Tourism and Hospitality Industry Overview
Blue skies, lush landscapes, fine wine, kangaroos and a rich history... it's no wonder hospitality and tourism is one of the top industries in Australia! In 2007, there were 5.6 million visitor arrivals, according to Tourism Australia research. The School of Tourism at the University of Queensland estimates that tourism and related sectors are worth $70 billion to Australia's economy each year. Gaming and other gambling activities bring in a further $150 billion on average.
The hospitality and tourism industry is made up of a variety of interconnected sectors, including lodging (everything from backpacker hostels to luxury resorts), recreational activities (cruises, casinos, theme parks and the like), rental cars and food services. All of these sectors work in tandem with the transportation industry to bring consumers to the destinations where they'll spend money on the local goods and services. In the industry, this is known as an "upstream" effect: the more likely travellers are to board a plane to get somewhere, for instance, the higher in demand the hospitality and tourism industry's services become.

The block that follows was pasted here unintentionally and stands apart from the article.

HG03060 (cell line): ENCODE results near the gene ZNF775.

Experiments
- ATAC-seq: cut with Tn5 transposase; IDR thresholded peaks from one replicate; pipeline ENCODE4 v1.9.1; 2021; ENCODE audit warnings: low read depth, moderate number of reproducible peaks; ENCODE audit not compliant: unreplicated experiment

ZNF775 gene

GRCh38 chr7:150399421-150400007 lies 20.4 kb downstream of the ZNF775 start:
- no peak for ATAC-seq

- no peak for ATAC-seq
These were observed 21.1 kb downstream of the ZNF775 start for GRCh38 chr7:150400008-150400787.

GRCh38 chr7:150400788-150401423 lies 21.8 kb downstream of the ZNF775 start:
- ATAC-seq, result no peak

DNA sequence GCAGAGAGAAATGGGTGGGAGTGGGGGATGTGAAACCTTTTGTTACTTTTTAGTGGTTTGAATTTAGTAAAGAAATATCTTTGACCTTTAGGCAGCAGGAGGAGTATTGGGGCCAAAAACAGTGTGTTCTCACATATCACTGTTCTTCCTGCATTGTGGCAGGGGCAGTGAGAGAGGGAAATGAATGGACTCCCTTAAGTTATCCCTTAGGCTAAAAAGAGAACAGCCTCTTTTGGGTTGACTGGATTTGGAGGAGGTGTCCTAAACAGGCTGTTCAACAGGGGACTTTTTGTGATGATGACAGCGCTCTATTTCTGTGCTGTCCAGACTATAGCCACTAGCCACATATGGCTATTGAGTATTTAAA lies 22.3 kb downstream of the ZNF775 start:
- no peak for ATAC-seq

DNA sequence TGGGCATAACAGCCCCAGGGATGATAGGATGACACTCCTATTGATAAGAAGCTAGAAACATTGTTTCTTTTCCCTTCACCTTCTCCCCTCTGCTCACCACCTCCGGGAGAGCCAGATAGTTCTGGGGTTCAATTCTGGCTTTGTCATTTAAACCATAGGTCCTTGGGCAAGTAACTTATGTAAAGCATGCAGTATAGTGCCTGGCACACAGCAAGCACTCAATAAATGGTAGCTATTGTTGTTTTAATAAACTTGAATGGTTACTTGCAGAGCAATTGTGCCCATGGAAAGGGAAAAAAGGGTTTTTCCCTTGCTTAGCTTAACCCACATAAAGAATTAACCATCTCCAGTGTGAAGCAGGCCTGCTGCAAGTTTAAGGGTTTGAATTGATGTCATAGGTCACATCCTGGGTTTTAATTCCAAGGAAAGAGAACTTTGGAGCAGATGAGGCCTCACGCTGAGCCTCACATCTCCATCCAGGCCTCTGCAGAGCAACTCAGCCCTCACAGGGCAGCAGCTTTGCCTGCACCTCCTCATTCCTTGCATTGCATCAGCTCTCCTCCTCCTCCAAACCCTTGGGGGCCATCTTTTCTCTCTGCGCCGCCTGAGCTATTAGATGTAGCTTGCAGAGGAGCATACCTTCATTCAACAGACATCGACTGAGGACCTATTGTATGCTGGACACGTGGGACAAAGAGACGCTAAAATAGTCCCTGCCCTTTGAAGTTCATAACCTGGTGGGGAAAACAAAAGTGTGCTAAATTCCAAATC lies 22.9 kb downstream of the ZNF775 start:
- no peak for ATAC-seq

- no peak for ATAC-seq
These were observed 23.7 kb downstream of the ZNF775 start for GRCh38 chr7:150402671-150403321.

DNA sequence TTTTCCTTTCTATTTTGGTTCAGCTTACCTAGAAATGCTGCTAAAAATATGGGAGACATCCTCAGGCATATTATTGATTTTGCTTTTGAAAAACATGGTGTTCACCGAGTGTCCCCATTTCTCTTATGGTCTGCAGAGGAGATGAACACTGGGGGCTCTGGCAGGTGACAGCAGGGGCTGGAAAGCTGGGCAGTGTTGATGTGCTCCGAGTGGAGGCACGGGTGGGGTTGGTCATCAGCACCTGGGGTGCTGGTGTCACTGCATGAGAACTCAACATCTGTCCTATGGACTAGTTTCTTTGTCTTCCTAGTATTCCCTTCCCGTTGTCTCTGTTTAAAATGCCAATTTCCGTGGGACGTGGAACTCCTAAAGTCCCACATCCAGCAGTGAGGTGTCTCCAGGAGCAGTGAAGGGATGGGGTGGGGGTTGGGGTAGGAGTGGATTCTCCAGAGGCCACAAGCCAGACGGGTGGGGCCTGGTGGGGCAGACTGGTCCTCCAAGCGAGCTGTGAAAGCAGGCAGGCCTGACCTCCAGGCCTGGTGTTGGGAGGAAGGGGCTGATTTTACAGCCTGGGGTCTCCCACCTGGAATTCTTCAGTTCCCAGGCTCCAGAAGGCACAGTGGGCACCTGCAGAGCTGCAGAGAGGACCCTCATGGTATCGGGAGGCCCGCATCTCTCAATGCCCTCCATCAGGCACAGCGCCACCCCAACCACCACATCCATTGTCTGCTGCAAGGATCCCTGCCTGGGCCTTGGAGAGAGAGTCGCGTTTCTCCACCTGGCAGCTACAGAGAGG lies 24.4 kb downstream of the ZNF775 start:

Hotels fall into several categories: commercial, resort, residential, extended-stay and casino/gaming. Some commercial hotels are also classified as conference facilities, with spaces designed to accommodate large-scale meetings and events. In addition, during the last few years, properties more commonly tack on charges to the room rate (for facilities fees, energy taxes or wireless charges, for example), regardless of whether the guest has actually used the features in question. Top hotel conglomerates in Australia include Accor, Starwood, Choice, and the Intercontinental group.
Tough to be hospitable 24-7
Life isn't always easy working in the hospitality industry -- guests can be rude, the holiday rush is nightmarish and some employees work extreme hours. If you've had a bad customer service experience in the hospitality and tourism industry, you're not alone, and the industry's trade organizations do care about your plight. The industry has struggled for some time with human resources issues, and "the current bad situation is worsening," says the International Society of Hospitality Consultants (ISHC). The ISHC frets that the "spirit of hospitality is deteriorating," with guest services compromised by staff reductions, high turnover and poorly trained workers.
Other labour issues also dog the industry. According to the ISHC, the challenge that will most affect the hospitality industry onward from 2006 is higher operating costs, especially those associated with labour and fuel. Hoteliers must also contend with escalated competition between accommodations, stiffer "brand standards" and the rising cost of construction and renovation.